Otago Southland Employers Association chief executive Virginia Nicholls has argued the cause for continued, offshore oil and gas exploration off the coasts of Otago and Southland.
In an opinion piece in the Otago Daily News she said the hasty passing of legislation banning offshore oil and gas exploration is another example of how little the Ardern Government is considering longer-term implications of its ideologically-driven law-making.
“Our country's ongoing energy security is an issue for all New Zealanders, but the Crown Minerals (Petroleum) Amendment Bill, passed under haste on November 7, will impact significantly on this.
“It deserved far more consultation and analysis than was permitted by its fast-tracking.
Nicholls said the Minister for Energy Dr Megan Woods admitted that no assessment had been undertaken of just how the ban imposed by the new law would lower greenhouse gas emissions, or what the economic fallout will be.
The people of Taranaki, however, are now discovering the latter, she said.
“Some commentators argue the ban will actually lead to an increase in carbon emissions, because in the absence of a new gas supply coming on stream here, users will either be compelled to import fuel potentially from less environmentally-conscious producers or switch to coal, which is hardly an eco-friendly substitute.
Energy costs are likely to increase, which will hurt not only the economy but the most vulnerable in society.
“Many New Zealanders may not be aware that our current gas supply is likely to last for just seven more years and production volumes will diminish from 2021 onwards.
“Given that the Government has effectively ruled out new offshore oil and gas exploration; and the fact onshore activity is unlikely, our chances of finding alternative gas supplies within our jurisdiction rest on prospecting activities permitted before the legislation came into force. Two of these are in South Island waters, off the coast of Otago and Southland.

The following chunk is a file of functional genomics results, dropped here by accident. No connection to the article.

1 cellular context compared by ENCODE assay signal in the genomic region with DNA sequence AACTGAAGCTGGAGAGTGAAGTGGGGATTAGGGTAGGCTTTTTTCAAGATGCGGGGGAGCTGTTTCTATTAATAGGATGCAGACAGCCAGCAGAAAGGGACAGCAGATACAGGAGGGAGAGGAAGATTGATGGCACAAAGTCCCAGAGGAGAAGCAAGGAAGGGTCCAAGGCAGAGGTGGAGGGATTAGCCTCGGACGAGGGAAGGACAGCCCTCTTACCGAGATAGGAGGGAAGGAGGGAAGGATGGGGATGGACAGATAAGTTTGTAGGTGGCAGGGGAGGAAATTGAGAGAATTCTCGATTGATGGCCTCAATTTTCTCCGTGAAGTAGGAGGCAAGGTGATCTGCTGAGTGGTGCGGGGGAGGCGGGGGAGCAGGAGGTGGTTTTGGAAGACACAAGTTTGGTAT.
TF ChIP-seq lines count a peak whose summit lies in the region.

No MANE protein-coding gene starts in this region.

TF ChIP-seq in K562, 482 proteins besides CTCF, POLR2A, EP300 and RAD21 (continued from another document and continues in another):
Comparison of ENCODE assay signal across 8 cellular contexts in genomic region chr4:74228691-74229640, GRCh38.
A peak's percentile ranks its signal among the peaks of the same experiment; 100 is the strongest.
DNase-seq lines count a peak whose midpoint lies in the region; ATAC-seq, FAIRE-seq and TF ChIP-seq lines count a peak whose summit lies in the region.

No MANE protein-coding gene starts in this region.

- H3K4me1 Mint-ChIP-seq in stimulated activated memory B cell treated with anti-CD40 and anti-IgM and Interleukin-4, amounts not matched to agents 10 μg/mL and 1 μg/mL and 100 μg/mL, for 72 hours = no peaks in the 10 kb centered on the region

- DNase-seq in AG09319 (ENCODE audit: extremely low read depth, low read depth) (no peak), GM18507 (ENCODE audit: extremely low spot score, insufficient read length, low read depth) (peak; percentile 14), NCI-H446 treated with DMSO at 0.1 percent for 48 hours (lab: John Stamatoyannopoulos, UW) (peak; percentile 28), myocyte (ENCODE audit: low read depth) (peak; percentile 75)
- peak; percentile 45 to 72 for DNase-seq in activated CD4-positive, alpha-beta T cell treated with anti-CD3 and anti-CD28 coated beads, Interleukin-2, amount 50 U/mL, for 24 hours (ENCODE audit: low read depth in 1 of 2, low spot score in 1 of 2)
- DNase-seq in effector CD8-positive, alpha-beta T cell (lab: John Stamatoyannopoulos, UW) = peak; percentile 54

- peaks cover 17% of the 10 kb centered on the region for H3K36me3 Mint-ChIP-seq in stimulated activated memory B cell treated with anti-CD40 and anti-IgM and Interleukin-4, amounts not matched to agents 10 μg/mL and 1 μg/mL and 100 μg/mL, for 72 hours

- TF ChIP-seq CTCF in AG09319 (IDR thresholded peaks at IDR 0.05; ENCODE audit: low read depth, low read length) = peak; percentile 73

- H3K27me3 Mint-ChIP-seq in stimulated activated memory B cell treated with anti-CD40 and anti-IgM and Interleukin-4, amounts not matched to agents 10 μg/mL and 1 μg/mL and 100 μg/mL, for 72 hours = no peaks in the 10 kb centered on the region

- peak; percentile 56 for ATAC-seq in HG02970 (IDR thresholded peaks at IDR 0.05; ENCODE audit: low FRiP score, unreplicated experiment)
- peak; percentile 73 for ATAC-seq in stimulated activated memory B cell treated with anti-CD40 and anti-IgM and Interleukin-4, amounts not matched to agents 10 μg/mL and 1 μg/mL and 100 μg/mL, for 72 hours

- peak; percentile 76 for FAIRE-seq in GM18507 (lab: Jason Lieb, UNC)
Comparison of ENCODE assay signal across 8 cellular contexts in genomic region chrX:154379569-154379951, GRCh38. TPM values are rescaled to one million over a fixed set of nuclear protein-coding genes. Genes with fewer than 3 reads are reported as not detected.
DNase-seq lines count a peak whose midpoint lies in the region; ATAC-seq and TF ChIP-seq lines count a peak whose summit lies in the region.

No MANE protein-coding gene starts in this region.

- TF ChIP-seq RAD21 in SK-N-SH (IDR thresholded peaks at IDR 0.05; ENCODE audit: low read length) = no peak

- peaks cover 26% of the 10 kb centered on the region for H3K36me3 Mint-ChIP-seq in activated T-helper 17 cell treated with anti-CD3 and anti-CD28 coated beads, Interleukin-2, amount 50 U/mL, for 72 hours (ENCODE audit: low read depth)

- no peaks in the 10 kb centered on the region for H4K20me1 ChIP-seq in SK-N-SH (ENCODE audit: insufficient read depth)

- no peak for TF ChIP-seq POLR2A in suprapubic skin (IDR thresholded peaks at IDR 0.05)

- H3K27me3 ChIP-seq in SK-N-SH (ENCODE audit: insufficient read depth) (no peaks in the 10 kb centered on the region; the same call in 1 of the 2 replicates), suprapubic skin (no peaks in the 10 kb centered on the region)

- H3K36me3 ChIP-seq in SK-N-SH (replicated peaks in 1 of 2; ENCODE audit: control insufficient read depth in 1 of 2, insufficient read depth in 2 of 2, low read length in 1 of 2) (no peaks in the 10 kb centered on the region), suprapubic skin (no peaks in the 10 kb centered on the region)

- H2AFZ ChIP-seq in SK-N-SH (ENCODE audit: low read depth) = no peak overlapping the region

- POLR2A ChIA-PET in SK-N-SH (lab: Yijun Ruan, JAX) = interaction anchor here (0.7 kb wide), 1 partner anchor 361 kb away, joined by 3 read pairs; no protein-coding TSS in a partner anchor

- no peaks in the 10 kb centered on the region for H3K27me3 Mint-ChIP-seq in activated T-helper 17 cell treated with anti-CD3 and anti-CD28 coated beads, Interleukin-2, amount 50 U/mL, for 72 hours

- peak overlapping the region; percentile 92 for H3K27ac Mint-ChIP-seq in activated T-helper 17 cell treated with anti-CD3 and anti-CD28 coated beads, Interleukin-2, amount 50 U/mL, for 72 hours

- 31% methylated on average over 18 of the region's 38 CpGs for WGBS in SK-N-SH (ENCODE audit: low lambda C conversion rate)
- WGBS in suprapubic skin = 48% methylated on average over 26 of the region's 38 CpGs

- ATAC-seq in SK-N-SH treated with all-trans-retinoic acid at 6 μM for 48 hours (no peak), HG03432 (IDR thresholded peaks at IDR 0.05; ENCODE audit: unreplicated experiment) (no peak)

The prospects are in designated zones of the ocean floor: the Barque prospect about 60 kilometres east of Oamaru, and PEP 50119 in the Great South Basin, off the south-east coast of Otago-Southland. Both areas are recognised as containing hydrocarbon resources potentially viable for commercialisation.
Studies suggest Barque is a similar size to Taranaki's largest oil and gas field, Maui. It could double New Zealand's current oil and gas production, contributing up to $15 billion in GDP and $32 billion in royalties and taxes over its lifetime. Up to 5,740 jobs could be created during its construction, and 2,000 enduring jobs thereafter.
Should the prospect in the Great Southern Basin prove viable, it offers comparable economic benefits in terms of employment, contribution to GDP, tax and royalties and investment in the local and regional economy.
The words used to describe the type of transformation we could see under either of those scenarios are ‘game-changing.’
Virginia Nicholls cited New Zealand Oil & Gas chief executive Andrew Jefferies as saying if NZ dairy plants transitioned from coal to natural gas, and if fertiliser and methanol plants could be built here, New Zealand gas would be better for the Earth than alternative energy sources such as Canadian tar sands, or bitumen from Venezuela.
“Everyone acknowledges that we need to move away from the consumption of fossil fuels, but until sufficient alternative energy sources are found we need to secure our energy future so we can sustain our economy and our homes.”
The Otago Daily Times pointed out that NZ Oil & Gas has until April 2019 to commit to drilling off Oamaru, and April 2020 to similarly commit to the Toroa permit, south of Dunedin. OMV was granted a two-year extension in October, pushed out to July 2021, to drill an exploratory well off Otago's coast.